Today, fans observe April 14th as the cardinal day celebrating Aphex Twin’s feted ‘Avril 14th’ - so it’s important to look back on the divisive history that propelled the melody towards such acclaim. Featured on his 2001 expansive twin-disc 30-track album ‘drukQs’, the iconoclast’s creation was met with mixed reviews and heavy criticism. Writers at the time were unimpressed by the odyssey of seemingly repetitive, mis-matched, all-too-familiar tracks, and had expected something more out-there from the notoriously unpredictable and bold artist.
Despite the initial negative critical response to ‘Drukqs’, Aphex Twin’s haunting lullaby ‘Avril 14th’ went on to gain a second-life and legacy all of its own. The instrumental piece has been sampled by pop stars, inspired classical musicians, featured in multiple film soundtracks, and has been covered by an expansive range of instruments like the harp, steel guitars, and duelling vibraphones.
What was once a deviation from Aphex Twin’s signature electronic sound has become the sum of his legacy, certifying itself as his most commercially successful release since ‘Windowlicker’. Sonically closer to the likes of Erik Satie and Debussy, Aphex incorporates his own distinct style into a classical composition seemingly distantly unrelated to the world of electro. ‘Avril 14th’ not only reached dizzying heights in Aphex Twin’s expansive discography, it also began to represent a new mode of electronic that was mild and more human, with ‘drukQs’ perhaps representing that turn-of-the-century lull, following the intense decade of electronic head-rush that permeated the 90s.
‘Avril 14th’, alongside other tracks on the album, are thought to have been made using a Disklavier, or a piano with a mechanism that reads MIDI data and plays the keyboard without human input. The result, in contrast to critical opinion that ‘drukQs’ was repetitive and uninspired, actually capitalised on a newfound niche in electronic - something that sounds almost human, but not exactly. While Aphex Twin did not pioneer genres like electro-acoustic or modern classical, his ambient approach brought them into the 21st century. The evocative track takes the austere nature out of classical composition, and brings about a result that is evocative and feels human - it has the ability to create a sense of intimacy and emotion so familiar to all of us.
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There’s a reason the song has found itself heavily sampled and used across films and documentaries. In terms of filmography, the song is often utilised to create a sense of familiar melancholy. It is used to create a sadness that is not overpowering or all-consuming, but a gentle, minute sorrow that draws one in. Its use in the films Her and Marie Antoinette are meant to portray a bittersweet pensiveness, an ultimately confusing human emotion, perhaps best captured through the track’s vulnerable, delicate, almost-human-but-not-quite’s composition. In Adam Curtis’s documentary series Can’t Get You Out Of My Head, it soundtracks a moral panic, building off of the track’s atmospheric, moody, vulnerable configuration.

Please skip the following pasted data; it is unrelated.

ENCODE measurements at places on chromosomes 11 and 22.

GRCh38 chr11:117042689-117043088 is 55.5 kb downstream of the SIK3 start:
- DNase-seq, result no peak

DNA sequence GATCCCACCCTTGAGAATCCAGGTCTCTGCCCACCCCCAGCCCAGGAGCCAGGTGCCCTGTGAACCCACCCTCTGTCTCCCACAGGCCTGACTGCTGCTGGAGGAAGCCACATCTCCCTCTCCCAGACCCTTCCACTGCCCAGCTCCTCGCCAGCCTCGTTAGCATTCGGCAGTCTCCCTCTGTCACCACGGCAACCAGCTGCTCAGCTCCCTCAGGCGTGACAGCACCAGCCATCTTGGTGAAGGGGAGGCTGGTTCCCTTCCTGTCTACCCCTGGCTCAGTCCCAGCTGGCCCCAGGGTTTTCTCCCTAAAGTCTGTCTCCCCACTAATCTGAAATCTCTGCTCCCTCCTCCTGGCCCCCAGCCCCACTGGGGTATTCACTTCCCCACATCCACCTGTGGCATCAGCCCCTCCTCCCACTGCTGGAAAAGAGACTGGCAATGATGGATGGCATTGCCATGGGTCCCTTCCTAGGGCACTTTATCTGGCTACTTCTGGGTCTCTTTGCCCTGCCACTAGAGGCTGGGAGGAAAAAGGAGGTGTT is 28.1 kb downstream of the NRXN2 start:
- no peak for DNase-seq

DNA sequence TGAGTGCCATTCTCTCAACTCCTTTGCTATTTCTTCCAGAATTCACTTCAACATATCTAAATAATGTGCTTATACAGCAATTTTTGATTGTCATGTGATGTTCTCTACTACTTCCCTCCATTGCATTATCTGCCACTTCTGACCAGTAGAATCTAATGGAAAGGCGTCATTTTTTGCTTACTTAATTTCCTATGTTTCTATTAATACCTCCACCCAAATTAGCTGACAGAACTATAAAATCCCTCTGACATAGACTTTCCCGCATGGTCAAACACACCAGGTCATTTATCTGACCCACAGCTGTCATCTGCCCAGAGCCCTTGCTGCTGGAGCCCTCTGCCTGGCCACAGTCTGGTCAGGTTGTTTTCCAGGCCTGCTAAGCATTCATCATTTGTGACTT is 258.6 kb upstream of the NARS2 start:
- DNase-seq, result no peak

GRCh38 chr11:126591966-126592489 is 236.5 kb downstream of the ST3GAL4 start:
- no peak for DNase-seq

Viewing ‘Avril 14th’ in terms of straight realism, the song reached critical acclaim not only because of its gorgeous composition, but because of its accessibility in comparison to other Aphex songs. Aphex Twin was infamous for transgressing boundaries in techno and electronic spheres, his idiosyncratic work becoming perhaps the most influential and important catalogue within that arena. That being said, his sound was experimental, heavily dependent on machinery, and constantly pushing the limits of what could be accomplished within digital production.
While his work oscillated between ambient and heady acid-techno, a lot of it was not for the faint of heart. If techno wasn’t your genre of choice, his music could come across imposing and stand-offish. While Aphex Twin had produced (pardon the pun) ambient works in the past, 'Avril 14th’ stood out from his discography as simply being more accessible for larger audiences.
Despite the album’s mixed reviews, the maligned ‘Avril 14th' has stood the tests of time as his most popular track, and by this metric became his most well-known composition. Additionally to its heavy usage in films and documentaries, ‘Avril 14th’ has been sampled on Kanye West’s ‘Blame Game’ on ‘My Beautiful Dark Twisted Fantasy’, and inspired an SNL short Iran So Far, both of which he infamously was not credited for.
At the end of the day, Richard D. James himself said that he doesn’t like people talking about his music - that it’s “abstract”, it’s not “meant to be talked about.” Perhaps it is better to let the evocative track speak for itself, and for listeners to each find their individual reason for feeling a closeness resonating from it.
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Words: Ruby Carter
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